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Fecal Microbiota Transplantation for Clostridium Difficile Infection: A Systematic Review of the Evidence

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Fecal Microbiota Transplantation for Clostridium difficile Infection: A Systematic Review of the Evidence (December 2012)

Fecal Microbiota Transplantation for Clostridium difficile Infection: A Systematic Review of the Evidence

Investigators: Principal Investigator: Dimitri Drekonja, MD, MS
Co-Investigators: Jon Reich, MD; Selome Gezahegn, MD; Nancy Greer, PhD; Aasma Shaukat, MD, MPH; Timothy Wilt, MD, MPH

Evidence-based Synthesis Program (ESP) Center Minneapolis VA Medical Center

Washington (DC): Department of Veterans Affairs; July 2014

Download PDF: Complete Report, Executive Summary, Report, Appendices

Summary/Overview

Since its discovery as the cause of pseudomembranous colitis in 1978, Clostridium difficile (C. difficile) has become an increasingly important pathogen. Initially, C. difficile infection (CDI) was largely confined to patients with healthcare exposure; however, it is now also affecting those with no or limited contact with the healthcare system. In 2013, the U.S. Centers for Disease Control and Prevention placed C. difficile into its top threat category of "urgent" in its first threat report on antimicrobial resistance.

A major challenge in treating CDI is the high rate of recurrent disease. Recurrence occurs in 15-30% of patients, and among those with a single episode of recurrence, the risk of further recurrence increases after each episode. Multiple treatment/recurrence episodes can result in repeated hospitalizations, clinic visits, deconditioning, malnourishment, and fecal continence issues. These effects are debilitating, contribute to decreased quality of life and prolonged courses of antimicrobial treatment and rarely can be fatal. Antimicrobial treatment for these episodes of recurrent disease yields reported success rates between 30% and 80%, depending on the number of recurrences, and on the agent and duration of treatment selected. These suboptimal response rates have helped spur the investigation of additional therapeutic options including fecal microbiota transplantation (FMT) for the treatment of CDI.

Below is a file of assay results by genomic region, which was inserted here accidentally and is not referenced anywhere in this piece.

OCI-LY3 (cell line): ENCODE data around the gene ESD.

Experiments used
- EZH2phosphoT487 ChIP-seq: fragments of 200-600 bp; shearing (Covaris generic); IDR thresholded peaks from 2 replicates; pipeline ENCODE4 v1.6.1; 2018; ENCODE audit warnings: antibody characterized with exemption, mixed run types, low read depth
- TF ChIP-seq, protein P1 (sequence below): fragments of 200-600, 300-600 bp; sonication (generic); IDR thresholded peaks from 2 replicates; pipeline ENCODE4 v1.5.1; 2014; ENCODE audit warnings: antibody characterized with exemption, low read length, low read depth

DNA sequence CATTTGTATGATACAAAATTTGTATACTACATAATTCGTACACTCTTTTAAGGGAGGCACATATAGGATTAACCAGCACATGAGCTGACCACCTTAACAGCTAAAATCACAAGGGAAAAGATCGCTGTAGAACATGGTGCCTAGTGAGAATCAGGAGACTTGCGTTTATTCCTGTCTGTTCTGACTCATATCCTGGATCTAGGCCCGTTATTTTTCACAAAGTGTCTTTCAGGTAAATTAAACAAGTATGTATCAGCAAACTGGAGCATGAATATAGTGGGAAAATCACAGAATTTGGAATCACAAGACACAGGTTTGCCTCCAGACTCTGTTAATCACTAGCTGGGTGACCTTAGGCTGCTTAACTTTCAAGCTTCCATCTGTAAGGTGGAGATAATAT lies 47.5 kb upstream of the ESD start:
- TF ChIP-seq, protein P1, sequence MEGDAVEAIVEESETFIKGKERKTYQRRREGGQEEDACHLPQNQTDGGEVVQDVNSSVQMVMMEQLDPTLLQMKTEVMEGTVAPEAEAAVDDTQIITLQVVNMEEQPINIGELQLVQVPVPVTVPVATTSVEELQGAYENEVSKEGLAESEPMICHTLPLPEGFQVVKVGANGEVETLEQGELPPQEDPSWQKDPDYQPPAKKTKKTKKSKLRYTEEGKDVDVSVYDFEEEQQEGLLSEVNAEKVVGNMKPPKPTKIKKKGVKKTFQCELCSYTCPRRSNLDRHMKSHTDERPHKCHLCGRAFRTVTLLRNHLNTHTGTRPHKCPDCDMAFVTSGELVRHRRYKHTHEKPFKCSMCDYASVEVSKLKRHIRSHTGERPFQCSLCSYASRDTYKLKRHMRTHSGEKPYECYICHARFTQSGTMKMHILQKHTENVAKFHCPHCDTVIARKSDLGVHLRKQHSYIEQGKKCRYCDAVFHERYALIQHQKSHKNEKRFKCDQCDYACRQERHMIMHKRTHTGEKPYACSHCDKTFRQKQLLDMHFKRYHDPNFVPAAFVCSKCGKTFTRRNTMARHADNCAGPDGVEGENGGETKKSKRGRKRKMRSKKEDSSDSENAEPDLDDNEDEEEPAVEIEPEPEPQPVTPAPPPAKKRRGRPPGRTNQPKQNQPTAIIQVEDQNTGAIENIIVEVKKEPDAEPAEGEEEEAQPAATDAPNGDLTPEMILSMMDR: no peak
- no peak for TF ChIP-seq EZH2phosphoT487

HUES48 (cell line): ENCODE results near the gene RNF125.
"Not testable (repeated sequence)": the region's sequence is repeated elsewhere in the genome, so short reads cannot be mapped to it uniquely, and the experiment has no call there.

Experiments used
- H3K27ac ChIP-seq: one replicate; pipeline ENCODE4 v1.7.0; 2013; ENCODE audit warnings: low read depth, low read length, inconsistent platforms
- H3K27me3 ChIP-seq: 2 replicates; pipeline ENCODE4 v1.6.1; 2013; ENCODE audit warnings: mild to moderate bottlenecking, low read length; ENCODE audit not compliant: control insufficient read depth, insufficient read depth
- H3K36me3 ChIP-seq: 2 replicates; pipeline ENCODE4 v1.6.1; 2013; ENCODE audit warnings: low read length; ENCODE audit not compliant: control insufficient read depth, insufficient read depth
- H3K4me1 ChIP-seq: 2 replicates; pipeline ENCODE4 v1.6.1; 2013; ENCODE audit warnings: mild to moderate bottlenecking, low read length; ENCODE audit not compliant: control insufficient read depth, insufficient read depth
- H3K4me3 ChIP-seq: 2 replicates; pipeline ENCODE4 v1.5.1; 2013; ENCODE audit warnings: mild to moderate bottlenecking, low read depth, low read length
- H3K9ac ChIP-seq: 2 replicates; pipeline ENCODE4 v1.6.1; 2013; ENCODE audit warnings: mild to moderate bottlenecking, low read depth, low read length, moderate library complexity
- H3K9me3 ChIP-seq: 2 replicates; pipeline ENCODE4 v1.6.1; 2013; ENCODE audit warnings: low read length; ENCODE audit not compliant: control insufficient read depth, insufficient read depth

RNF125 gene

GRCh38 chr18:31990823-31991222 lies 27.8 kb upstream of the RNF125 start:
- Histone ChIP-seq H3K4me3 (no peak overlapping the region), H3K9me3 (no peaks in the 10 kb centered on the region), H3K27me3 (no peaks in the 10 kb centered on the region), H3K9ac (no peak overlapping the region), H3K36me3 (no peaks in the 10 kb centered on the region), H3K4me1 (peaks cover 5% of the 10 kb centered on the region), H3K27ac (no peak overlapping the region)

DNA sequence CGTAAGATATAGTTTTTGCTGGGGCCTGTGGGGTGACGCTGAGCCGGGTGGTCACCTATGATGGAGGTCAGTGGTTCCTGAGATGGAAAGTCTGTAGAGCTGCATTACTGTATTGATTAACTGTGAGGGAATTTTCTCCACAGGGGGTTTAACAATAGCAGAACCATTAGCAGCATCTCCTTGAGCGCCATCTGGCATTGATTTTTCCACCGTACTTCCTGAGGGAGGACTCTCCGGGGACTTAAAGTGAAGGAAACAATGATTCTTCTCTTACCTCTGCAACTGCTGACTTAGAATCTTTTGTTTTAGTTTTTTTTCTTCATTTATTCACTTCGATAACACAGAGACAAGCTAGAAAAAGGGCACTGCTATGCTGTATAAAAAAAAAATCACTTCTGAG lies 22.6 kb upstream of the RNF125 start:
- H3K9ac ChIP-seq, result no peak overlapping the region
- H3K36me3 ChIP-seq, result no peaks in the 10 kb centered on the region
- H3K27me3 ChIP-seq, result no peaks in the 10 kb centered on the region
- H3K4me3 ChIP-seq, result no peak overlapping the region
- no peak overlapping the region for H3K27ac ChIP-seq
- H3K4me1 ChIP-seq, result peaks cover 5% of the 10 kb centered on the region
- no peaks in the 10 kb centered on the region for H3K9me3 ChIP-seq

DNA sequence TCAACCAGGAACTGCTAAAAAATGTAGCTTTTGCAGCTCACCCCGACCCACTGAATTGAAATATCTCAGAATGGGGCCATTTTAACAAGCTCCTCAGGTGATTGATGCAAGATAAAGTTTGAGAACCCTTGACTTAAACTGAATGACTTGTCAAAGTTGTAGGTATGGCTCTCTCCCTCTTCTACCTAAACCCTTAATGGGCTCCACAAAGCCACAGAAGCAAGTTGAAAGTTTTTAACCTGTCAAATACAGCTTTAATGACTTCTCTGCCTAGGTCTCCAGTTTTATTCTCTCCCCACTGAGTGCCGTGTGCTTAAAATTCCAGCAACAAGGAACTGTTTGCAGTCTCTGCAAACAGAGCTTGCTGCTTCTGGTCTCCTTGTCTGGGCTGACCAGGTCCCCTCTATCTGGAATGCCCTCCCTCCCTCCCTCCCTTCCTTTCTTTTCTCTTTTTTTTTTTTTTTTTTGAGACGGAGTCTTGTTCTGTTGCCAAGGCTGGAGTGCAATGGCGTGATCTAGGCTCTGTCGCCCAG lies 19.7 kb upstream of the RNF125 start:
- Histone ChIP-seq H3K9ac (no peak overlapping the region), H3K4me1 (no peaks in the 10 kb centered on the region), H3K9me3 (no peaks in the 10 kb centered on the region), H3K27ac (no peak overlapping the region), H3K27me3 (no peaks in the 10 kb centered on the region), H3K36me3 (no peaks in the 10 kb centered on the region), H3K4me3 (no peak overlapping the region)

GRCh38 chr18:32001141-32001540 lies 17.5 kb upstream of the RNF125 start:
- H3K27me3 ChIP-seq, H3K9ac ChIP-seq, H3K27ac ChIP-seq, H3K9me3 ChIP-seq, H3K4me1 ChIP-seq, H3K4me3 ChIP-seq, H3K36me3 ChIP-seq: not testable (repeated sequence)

CDI is characterized by severe alterations in the colonic microbiome (normal colonic bacteria). Restoring the normal microbiome has been proposed as a method for preventing recurrence. The most widely utilized intervention has been probiotics yet these products provide only a limited number and diversity of microorganisms. Fecal microbiota transplantation is increasingly utilized as a treatment for patients with recurrent CDI; based on the idea that to restore all the organisms that comprise the normal colonic flora, simply import the colonic microbiome of a healthy person. FMT has been performed in hundreds of patients, with outcomes from more than 500 cases reported in the medical literature - most in non-controlled case series. Reported success rates of up to 100% and the recent publication of a randomized controlled trial (RCT) comparing FMT to antimicrobial treatment have increased interest in the procedure.

The key questions for the review were:

Key Question #1: What is the effectiveness of fecal microbiota transplantation for recurrent CDI compared to standard therapy? Does effectiveness vary by method of transplantation?

Key Question #2: What is the effectiveness of fecal microbiota transplantation for refractory CDI compared to standard therapy? Does effectiveness vary by method of transplantation?

Key Question #3: What is the effectiveness of fecal microbiota transplantation as initial therapy for CDI compared to standard therapy? Does effectiveness vary by method of transplantation?

Key Question #4: What are the harms of fecal microbiota transplantation therapy compared to standard therapy for initial, recurrent, or refractory CDI? Do the harms vary by method of transplantation?

Key Question #5: Is the procedure acceptable to patients? Does patient acceptability vary by method of transplantation?


See also